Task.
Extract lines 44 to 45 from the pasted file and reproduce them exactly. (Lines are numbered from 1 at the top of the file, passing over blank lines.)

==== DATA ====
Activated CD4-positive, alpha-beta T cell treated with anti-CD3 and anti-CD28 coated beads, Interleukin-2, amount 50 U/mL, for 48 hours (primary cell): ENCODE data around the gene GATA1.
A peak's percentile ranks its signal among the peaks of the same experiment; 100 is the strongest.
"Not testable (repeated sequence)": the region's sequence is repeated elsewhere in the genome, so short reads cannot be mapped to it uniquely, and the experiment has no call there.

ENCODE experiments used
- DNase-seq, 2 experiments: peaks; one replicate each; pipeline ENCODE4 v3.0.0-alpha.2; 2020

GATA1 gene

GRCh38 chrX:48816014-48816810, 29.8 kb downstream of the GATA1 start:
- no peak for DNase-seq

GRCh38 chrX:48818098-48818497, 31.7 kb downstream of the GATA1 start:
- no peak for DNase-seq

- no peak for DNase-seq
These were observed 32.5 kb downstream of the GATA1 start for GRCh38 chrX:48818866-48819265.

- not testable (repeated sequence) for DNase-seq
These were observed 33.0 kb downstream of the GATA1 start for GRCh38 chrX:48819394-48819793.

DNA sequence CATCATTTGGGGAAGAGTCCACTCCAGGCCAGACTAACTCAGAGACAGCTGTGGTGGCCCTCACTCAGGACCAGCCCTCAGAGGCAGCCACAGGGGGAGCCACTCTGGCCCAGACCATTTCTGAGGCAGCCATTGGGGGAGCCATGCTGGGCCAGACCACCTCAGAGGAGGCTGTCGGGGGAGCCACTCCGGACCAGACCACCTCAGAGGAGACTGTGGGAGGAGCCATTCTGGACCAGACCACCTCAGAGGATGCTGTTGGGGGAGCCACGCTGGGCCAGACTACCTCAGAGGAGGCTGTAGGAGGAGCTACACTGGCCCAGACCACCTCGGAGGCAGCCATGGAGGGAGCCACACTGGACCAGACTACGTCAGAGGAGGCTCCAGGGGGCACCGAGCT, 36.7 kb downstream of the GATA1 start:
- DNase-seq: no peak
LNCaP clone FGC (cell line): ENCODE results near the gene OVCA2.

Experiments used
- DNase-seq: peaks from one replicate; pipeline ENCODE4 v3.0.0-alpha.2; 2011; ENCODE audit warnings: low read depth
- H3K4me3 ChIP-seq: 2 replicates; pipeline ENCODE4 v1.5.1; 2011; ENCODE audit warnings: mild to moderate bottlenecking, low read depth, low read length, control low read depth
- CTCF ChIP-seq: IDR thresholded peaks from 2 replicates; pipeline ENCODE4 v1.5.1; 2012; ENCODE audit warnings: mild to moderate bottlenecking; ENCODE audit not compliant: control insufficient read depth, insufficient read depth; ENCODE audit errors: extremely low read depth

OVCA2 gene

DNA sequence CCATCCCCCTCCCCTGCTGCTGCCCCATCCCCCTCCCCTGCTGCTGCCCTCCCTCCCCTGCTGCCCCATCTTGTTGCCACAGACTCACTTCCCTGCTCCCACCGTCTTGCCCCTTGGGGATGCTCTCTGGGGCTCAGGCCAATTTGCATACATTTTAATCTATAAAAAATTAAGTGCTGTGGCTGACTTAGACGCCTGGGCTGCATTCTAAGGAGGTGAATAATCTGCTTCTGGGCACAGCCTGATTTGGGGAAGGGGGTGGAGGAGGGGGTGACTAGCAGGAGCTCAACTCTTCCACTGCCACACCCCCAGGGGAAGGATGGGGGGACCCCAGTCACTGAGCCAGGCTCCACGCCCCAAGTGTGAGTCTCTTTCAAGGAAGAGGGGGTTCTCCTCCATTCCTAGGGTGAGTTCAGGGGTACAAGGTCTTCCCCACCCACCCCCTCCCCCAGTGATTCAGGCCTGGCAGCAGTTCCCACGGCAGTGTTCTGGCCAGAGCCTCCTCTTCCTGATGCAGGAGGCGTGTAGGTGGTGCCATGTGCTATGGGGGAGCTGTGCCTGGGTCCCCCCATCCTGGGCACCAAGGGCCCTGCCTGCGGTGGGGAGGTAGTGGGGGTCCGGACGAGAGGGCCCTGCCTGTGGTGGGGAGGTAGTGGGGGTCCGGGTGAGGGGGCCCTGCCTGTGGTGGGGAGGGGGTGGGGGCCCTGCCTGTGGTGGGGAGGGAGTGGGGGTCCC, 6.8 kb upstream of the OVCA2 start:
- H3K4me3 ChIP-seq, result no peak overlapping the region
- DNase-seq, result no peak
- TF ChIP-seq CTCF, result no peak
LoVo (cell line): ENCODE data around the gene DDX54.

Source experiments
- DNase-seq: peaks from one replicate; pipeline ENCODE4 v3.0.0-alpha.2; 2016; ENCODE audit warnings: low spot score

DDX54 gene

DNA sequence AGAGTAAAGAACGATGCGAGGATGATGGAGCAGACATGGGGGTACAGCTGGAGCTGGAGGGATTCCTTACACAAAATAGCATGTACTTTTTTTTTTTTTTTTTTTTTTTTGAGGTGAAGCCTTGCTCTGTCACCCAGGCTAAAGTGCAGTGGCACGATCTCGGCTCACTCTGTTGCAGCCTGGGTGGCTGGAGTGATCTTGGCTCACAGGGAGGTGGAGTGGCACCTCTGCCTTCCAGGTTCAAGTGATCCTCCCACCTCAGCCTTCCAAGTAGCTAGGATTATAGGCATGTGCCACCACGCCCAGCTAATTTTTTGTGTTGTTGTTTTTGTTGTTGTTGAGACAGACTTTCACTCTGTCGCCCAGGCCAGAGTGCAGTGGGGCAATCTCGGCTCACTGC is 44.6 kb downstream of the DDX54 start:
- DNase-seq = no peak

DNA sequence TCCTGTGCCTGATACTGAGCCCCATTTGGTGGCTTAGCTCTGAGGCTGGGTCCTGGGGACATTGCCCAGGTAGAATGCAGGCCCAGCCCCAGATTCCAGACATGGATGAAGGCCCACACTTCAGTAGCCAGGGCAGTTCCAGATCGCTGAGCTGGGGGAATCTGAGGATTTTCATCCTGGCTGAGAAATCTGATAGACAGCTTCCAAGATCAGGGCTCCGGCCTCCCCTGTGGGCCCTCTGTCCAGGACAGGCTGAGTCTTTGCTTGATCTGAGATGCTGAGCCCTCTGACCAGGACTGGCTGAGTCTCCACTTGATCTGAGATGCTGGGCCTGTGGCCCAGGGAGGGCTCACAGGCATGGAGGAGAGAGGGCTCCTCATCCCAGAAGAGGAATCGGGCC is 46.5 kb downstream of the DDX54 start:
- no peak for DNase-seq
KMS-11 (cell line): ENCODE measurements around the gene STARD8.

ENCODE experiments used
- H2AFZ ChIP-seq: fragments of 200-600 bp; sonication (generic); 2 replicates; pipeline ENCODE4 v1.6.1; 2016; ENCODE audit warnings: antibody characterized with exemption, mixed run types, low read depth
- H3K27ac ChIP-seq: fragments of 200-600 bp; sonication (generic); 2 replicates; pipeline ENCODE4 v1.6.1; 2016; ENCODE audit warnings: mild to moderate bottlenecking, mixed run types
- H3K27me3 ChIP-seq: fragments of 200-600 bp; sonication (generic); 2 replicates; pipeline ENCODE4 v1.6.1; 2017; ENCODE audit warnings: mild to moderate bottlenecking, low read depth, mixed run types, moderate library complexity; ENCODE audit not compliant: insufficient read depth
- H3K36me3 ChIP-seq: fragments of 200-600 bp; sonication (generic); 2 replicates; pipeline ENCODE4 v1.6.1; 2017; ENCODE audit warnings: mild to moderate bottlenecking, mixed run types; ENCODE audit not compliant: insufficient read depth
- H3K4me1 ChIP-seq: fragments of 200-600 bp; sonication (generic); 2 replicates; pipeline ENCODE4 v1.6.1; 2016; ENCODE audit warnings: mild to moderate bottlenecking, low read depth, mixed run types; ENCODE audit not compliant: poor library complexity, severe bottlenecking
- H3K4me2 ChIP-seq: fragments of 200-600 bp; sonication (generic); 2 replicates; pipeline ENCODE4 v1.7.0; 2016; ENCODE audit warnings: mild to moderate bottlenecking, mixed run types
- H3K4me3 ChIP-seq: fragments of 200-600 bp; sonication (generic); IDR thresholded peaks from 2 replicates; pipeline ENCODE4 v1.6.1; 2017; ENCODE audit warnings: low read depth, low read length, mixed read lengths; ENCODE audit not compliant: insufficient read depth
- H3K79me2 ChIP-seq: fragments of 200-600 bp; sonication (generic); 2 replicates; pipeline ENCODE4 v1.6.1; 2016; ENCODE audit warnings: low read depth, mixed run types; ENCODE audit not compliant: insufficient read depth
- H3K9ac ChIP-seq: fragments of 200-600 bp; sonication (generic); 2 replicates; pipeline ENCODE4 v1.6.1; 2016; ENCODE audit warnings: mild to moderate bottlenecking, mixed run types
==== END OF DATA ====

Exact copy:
- H3K79me2 ChIP-seq: fragments of 200-600 bp; sonication (generic); 2 replicates; pipeline ENCODE4 v1.6.1; 2016; ENCODE audit warnings: low read depth, mixed run types; ENCODE audit not compliant: insufficient read depth
- H3K9ac ChIP-seq: fragments of 200-600 bp; sonication (generic); 2 replicates; pipeline ENCODE4 v1.6.1; 2016; ENCODE audit warnings: mild to moderate bottlenecking, mixed run types